Interview and translation by Mibu Minami
Delivering organic fruits and vegetables to the Japanese community in Delhi and Gurgaon since 2013, Tomato Project founder Noriko Tsuchiya has been an unwavering presence within the community. I’ve been a regular online customer since arriving to Delhi in 2016 as well as the Tomato Project’s stall at school melas or at their hosted events. She was a lifeline for many Japanese families during the pandemic lockdown and she continues to support the organic farmers in Uttarakhand and Himachal Pradesh while encouraging the importance of sustainable natural farming. I sat down with Noriko at Blue Tokai Coffee, (me with a cappuccino and Noriko with a healthy dose of kombucha) to talk about her connection with India, establishing Tomato Project and their new English site.
Mangoli Mag (MM): When did you first come to India?
Noriko Tsuchiya (NT): The first time was in 1984. I did a month-long homestay with an Indian family who ran an NGO organization in Calcutta. They traveled the country teaching the importance of sanitation and hygiene to people living in rural areas by enacting plays. Plays were a way to reach out to people who could not read or write. I didn’t think to buy any guidebooks on India even though I knew nothing about the country or culture, I just went with the flow. I arrived around the end of February, just around Holi. I remember after a few days of arriving to Calcutta, I took an auto-rickshaw and noticed no one was walking outside and all the shop’s shutters were shut. Suddenly, a car comes screeching to a stop in front of us and a bunch of kids came dashing out shouting “Happy Holi!” and threw color powder into my face. No one told me about Holi! Can you imagine my shock!? (laughing)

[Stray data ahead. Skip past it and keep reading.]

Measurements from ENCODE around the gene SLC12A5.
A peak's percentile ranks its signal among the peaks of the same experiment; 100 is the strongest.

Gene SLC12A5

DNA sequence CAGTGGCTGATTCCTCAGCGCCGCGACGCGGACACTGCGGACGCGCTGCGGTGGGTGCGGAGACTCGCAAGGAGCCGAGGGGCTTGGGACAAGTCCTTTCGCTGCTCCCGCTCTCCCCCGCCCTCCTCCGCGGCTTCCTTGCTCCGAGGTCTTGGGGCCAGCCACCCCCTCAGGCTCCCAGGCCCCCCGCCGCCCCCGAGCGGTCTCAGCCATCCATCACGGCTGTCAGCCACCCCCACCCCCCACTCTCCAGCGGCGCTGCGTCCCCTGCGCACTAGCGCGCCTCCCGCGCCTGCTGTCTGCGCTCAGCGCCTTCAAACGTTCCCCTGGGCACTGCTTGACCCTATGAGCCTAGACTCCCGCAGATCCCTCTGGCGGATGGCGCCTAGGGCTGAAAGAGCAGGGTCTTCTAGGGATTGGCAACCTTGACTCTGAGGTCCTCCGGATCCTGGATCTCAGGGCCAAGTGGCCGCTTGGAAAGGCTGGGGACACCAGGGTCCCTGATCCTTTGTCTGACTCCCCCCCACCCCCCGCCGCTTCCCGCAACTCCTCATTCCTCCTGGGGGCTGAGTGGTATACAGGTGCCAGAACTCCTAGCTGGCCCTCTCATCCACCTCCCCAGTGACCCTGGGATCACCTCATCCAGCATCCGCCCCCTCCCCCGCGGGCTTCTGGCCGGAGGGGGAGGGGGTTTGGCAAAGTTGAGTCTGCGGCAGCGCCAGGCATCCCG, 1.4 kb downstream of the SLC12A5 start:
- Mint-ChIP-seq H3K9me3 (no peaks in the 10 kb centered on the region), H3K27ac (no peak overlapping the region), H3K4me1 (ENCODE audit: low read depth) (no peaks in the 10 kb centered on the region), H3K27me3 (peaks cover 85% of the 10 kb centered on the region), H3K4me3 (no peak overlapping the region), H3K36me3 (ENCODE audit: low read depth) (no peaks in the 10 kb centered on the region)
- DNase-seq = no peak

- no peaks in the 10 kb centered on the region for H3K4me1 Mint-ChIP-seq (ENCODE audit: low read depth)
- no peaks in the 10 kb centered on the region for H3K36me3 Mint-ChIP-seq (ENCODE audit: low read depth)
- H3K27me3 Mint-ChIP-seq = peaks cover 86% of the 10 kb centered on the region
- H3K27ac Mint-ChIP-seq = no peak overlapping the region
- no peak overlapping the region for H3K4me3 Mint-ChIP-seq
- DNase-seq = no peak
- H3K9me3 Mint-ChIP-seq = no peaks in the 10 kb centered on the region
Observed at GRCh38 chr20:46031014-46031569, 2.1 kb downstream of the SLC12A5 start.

MM. What motivated you to do a homestay in India in the first place?
NT: A close friend in Japan who is a pantomime performer was a member of the Japanese Theatre of the Deaf. She invited me to the theatre’s workshop one day and that’s where I was introduced to the Indian family running the NGO organization and was invited to do a homestay. I flew through Bangkok and Dhaka and landed in Calcutta. Seeing the poverty in Dhaka back then had quite an impact on me that it lightened my culture shock of India. India was also very different compared to what it is now. I never imagined then that I would be back living and working in India as I am now.
MM: Really? Then what brought you back to India?
NT: It was the strangest thing. That first trip, I took a train from Calcutta to Varanasi and then a bus to Kathmandu, then back to Calcutta. I was exhausted after that and looked forward to going back to Japan. But when the plane landed at Narita airport and I unfastened my seatbelt, a sudden thought came to my mind that I want to go back to India. It’s still a mystery as to why that happened. After that, I traveled to India several times with my little sister.
MM. India calls you back..
NT: Perhaps…and I grew curious. When I lived with the family in Calcutta, I saw the women were prohibited to answer the door if the men of the family were not home. Not even when the vegetable vendor came by! It came as a shock to me. Yet, the women who were made to stay indoors seemed so happy to me. Clearly, my definition of freedom and happiness was different to theirs and I grew curious to understand more about that. I decided to go back to India in 1992, this time to study in Varanasi. There was no internet at that time and the post took so long that I just flew there to apply for my registration. I studied In Varanasi for 2 years, then went back to study for another 2 years from 1997 to 1999.